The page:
This year seems to be flying by with spring giving way early to warm settled weather and warming waters once again brings our interests to estuary fishing for gilt head bream, one of my favourite fish to target. I really do not do enough of this type of fishing which I really find takes me back to my childhood days and makes me very nostalgic, with warm weather, light gear, simple set ups and care free fishing.
A lot of other commitments and other areas of my personal life has reduced my fishing this year drastically, having only had five or so trips since Christmas I had got into a rut of struggling to get the enthusiasm to go. The beginning of the year can be very hard fishing across the board so the more I didn’t go the harder it was to motivate myself but, with the warming weather a trip on the gilts was in order and after a chat with Carl and John a trip was planned.
As soon as I started to sort my gear for the trip I was getting excited about the prospect of catching a gilt. For those that know what these fish are capable of, you will understand my eager anticipation, whilst for those who a are yet to catch one, I thoroughly recommend giving it a go. it can be very exciting fishing with the explosive takes literally ripping the rod out of the stand and then the hard dogged head shakes and powerful runs can be outstanding for fish of their size. When you land them they are such beautiful fish and also one of the tastiest in our waters which is an added bonus for those who like to eat some of what they catch.
Setting up for gilts is simple stuff and a 2 1/21b test curve carp rod is ample, typically matched with a 5000 sized reel. I use 121b main line with either a running ledger or bolt rig, 2 or 3 oz flat weight dependent on venue with 151b flurocarbon trace and a size 1 varivas chinu hook at the business end. This is then baited with a nice juicy crab, securely whipped on making sure the hook point is fully exposed!
We arrived at a mark in Kingsbridge, South Devon, armed with fresh peelers and having decided to fish one rod each as two rods can be a pain if it’s weedy, or if the gilts are there then more often than not you will catch more on one rod than two because you can be more alert and prepared. Unfortunately on this occasion it was very weedy and made it hard work with the light gear but, as the tides eased back the weed got better but the other common problem with estuaries materialised, it went crabby for half hour or so! This is generally not a good sign, as normally if the gilts are there the crabs are hiding!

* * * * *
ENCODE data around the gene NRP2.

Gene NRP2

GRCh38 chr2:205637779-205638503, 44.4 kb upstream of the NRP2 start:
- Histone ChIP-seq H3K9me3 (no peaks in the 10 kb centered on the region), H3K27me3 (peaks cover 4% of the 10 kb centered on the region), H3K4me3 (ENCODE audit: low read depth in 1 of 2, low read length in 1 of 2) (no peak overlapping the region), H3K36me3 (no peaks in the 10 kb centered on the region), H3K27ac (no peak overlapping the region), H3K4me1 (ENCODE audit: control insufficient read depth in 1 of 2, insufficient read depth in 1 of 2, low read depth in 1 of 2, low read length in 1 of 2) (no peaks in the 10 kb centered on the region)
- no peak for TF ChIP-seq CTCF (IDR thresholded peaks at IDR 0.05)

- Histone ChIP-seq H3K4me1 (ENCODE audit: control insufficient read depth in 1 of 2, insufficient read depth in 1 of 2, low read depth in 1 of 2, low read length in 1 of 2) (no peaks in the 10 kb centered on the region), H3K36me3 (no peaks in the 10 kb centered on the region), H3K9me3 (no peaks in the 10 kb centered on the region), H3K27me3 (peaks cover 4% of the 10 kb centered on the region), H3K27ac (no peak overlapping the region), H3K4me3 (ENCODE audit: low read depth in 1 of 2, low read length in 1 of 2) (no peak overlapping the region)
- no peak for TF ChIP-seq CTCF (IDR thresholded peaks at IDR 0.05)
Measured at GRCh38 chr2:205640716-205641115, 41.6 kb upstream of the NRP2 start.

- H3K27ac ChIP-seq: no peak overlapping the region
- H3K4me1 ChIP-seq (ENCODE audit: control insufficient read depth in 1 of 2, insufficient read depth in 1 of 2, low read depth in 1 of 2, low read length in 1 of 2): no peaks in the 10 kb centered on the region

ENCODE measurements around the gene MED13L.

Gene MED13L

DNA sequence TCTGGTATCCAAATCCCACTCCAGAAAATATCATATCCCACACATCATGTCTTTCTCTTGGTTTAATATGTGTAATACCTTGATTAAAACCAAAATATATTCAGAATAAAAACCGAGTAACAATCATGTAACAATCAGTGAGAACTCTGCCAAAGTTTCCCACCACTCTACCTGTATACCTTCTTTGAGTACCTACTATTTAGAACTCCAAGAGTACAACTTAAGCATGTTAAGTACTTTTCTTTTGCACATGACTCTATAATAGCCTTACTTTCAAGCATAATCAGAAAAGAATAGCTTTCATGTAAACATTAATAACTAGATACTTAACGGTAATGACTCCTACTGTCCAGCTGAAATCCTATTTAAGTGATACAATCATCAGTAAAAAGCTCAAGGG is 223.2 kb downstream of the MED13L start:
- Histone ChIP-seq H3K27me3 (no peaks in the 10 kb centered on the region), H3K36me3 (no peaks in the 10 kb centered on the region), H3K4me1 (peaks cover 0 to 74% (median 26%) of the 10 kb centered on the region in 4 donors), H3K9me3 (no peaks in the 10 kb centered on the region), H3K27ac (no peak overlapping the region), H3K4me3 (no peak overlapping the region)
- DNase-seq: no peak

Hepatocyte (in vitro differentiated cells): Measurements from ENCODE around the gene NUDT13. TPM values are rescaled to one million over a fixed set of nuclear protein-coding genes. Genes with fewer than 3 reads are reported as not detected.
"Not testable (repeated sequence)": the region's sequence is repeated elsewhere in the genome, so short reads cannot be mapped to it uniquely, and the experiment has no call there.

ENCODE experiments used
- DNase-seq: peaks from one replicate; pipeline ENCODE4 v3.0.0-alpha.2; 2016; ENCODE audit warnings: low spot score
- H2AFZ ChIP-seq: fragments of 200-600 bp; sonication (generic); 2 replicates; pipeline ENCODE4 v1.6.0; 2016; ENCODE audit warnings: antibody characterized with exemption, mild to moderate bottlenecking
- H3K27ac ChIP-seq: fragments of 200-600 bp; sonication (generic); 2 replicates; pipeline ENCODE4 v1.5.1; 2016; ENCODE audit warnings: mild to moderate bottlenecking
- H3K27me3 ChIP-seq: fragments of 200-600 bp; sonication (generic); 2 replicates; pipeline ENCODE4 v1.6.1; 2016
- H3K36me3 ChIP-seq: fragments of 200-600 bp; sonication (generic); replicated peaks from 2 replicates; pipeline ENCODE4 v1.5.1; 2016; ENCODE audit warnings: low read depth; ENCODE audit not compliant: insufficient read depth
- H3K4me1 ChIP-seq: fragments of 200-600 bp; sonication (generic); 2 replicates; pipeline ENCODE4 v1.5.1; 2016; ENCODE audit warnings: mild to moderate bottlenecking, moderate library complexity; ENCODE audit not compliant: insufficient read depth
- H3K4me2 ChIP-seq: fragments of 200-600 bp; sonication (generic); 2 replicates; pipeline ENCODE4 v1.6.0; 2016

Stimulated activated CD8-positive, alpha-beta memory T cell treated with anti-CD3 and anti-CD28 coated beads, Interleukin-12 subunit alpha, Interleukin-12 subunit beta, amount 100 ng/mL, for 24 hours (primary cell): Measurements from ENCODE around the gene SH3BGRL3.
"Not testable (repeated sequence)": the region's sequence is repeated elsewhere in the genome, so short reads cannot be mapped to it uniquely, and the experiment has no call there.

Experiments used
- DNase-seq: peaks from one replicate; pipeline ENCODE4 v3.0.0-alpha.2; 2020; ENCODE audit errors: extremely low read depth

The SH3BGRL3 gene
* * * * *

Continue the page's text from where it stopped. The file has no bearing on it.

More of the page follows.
After another hour or so my rod arced over violently! Gilt on! It was evident straight away it was a small one but, pleased that the first of the year was acquired, I quickly released it, did a rebait and recast and literally as soon as I put it in the stand it was keeling over again! Fish on again, which was quite strange as I was in the middle of Carl and John. Once more it was no monster but, a gilt a bit under 2lb was landed, quickly photographed and released before I was back to it. We then hit a slow spell for an hour or so with no bites whatsoever. It was by now very low in the tide and the mud was getting very sloppy. John then missed a very good take, which was unfortunate but, gilts can sometimes be a pain to get a hookhold if you don’t get them in the scissors of the jaw due to there hard strange crushing pad type teeth.
As the tide started to make it was Carl’s turn and his rod again registered a classic violent gilt bite but, again the stamp was quite small. Small or large, as mentioned earlier, these fish are magnificent to look at in the flesh and a real pleasure to catch, so we don’t begrudge the stamp coming out even if we have had better averages previously. Time then began to tick away with very little happening so the decision was made to call it a day, so we went to reel in. As I picked my rod up I had a small jerk in my hand so I held it for a second and wallop over it went! Unbelievably I had another gilt on.
I wasn’t expecting this and it was also quickly apparent that it was a bit better fish but was extremely heavy in addition to a bit more in the fight, so I knew I had weed on as well, which unfortunately killed the fight a fair bit. As I guided it into the shallows it was forced onto it’s side and the evening sun lit up its flank like a mirror with the distinct gold bar across its head and I was extremely pleased to see it was a more reasonable size. It pulled the scales to 3lb 8oz and unfortunately it was deep hooked and was bleeding heavily so it came as no surprise that it refused to go back. It wasn’t to be wasted as it got kept for the table, which i didn’t mind too much as it’s one of my favourite table fish and with that we called it a day.
Feeling invigorated and re-enthused, a return trip a few days later for myself and Carl with a better tide unfortunately only produced a few missed bites, some school bass and one small gilt for me but, that’s fishing! Being back out fishing and enjoying the spring evenings around the calm estuaries with the array of wildlife and birds and solitude certainly has given me the kick start needed to get my act together and enjoy my down time.